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- ZA AFRAPIX AP3-AP3.12
'Justice and Peace' was formed in response to Vatican II, Pope Paul VI setting up the Pontifical Commission for justice and peace in 1967. A justice and peace group was founded in Johannesburg in 1973/4. ' Justice and Peace' was keenly aware that Apartheid had been a key characteristic of societal imbalances. Apart from its primary focus which was to raise awareness in the Catholic Community, Justice and Peace worked closely with both local and international organisations (religious and lay) who were committed to transforming society through justice and reconciliation.
- ZA AFRAPIX AP4-AP4.5
Part of EXHIBITIONS BY AFRAPIX
All our Children: Photo Exhibition
The exhibition was a joint project between Afrapix and Vumani. The images are of children of all races and from different socio-economic backgrounds. They depict living conditions in rural and urban environments in the 1980s, and some depict social upheaval.
The contributing photophers were: Gill de Vlieg, Paul Grendon, Steve Hilton-Barber, Chris Ledochowski, Pax Magwaza, Roger Meintjies, Santu Mofokeng, Eric Miller, Cedric Nunn, Guy Tillim, Paul Weinberg and Anna Zieminski. The pictures were printed by Graham Goddard and compiled by Chris Ledochowski.
- ZA AFRAPIX AP5-18
- ZA AFRAPIX AP3-AP3.3
The Afrapix photographers represented in this collection are Anna Zieminski, Eric Miller, and others unidentified.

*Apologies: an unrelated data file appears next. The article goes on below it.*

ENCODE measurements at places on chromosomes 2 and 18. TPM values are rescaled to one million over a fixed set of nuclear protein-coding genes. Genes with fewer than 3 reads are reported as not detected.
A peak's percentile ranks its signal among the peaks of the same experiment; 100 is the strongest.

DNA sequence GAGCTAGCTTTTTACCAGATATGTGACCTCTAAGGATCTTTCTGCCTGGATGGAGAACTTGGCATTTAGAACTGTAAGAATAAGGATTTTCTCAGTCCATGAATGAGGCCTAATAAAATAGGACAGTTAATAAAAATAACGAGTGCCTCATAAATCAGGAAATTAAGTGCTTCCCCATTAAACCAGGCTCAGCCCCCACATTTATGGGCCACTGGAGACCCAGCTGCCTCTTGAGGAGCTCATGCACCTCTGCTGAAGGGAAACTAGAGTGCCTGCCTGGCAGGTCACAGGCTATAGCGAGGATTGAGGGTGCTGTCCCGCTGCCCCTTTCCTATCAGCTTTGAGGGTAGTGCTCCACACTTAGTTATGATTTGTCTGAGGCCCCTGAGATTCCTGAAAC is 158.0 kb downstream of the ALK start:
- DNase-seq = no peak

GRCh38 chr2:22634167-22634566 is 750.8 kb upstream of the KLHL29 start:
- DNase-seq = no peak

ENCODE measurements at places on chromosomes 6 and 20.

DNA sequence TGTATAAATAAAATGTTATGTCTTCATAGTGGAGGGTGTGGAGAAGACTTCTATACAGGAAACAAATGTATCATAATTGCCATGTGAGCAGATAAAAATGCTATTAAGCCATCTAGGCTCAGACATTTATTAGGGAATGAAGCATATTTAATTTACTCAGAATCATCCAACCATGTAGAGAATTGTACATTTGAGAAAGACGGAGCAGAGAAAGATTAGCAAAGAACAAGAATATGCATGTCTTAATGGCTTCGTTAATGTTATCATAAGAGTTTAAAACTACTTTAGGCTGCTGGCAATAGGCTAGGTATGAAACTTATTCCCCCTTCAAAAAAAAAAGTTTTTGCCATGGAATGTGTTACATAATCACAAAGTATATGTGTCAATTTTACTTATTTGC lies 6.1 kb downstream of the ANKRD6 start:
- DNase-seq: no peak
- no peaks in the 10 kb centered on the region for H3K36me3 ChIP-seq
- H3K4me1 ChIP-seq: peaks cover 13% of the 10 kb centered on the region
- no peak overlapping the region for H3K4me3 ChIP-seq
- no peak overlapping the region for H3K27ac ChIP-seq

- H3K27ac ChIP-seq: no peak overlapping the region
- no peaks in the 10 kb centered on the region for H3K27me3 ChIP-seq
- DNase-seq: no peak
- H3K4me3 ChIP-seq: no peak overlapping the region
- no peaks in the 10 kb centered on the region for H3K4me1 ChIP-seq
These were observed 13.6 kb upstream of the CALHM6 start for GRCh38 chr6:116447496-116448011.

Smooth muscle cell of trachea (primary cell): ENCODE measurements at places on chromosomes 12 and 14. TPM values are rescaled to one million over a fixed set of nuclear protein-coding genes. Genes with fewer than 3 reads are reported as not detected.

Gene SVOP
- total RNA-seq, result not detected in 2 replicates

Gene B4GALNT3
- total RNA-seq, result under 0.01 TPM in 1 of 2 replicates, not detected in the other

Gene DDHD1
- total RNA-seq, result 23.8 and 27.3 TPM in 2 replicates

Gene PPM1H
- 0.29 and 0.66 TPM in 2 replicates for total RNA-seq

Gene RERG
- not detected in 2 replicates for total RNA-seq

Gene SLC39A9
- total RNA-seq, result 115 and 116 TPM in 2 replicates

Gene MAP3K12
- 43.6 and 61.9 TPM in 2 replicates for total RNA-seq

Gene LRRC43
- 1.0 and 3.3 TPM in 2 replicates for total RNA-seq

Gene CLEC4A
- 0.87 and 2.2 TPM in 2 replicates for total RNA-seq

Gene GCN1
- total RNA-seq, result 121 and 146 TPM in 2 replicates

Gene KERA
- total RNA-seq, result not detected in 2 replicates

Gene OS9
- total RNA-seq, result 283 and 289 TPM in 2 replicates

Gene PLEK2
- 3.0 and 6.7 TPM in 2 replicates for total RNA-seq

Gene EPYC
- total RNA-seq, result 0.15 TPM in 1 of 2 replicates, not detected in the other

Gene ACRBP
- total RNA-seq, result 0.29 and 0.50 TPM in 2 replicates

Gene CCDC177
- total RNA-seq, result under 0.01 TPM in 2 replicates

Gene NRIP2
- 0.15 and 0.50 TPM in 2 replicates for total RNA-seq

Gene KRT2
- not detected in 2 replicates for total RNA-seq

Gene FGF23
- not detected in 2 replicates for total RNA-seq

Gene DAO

The YCS was an international movement, which embraced Christian values of love, justice and peace. It was an ecumenical Christian student movement operating in parishes, schools, seminaries, universities and other higher education institutions. It had its origins in the Belgium Catholic Church at the beginning of the twentieth century.
The YCS was started in South Africa in 1959, initially as a parish for younger school goers who were members of the Young Christian Workers. The main aim of the YCS at this time was to ‘Christianise’ the schools and universities. From 1965, it also began to focus on high schools. Its activities were centred around get-togethers, rallies and groups who looked critically at youth culture and education. Actions focused on: charity, parish work, and challenging values at schools.
In the mid 1970’s the YCS became an independent non-racial movement in South Africa.
- ZA AFRAPIX AP3-AP3.4
Included in the collection are the photographs of Cedric Nunn, Paul Grendon, Warren Parker, Anna Zieminski, Benny Gool and Eric Miller.
The collection contains the personal papers of Mark Heywood, activitist, member and director of various NGOs in South Africa during the 1980s to 2000s, such as the Treatment Action Campaign (TAC), the Centre for Applied Legal Studies (CALS), the AIDS Law Project (ALP), and finally 'Section 27', where Mark Heywood served as Executive Director.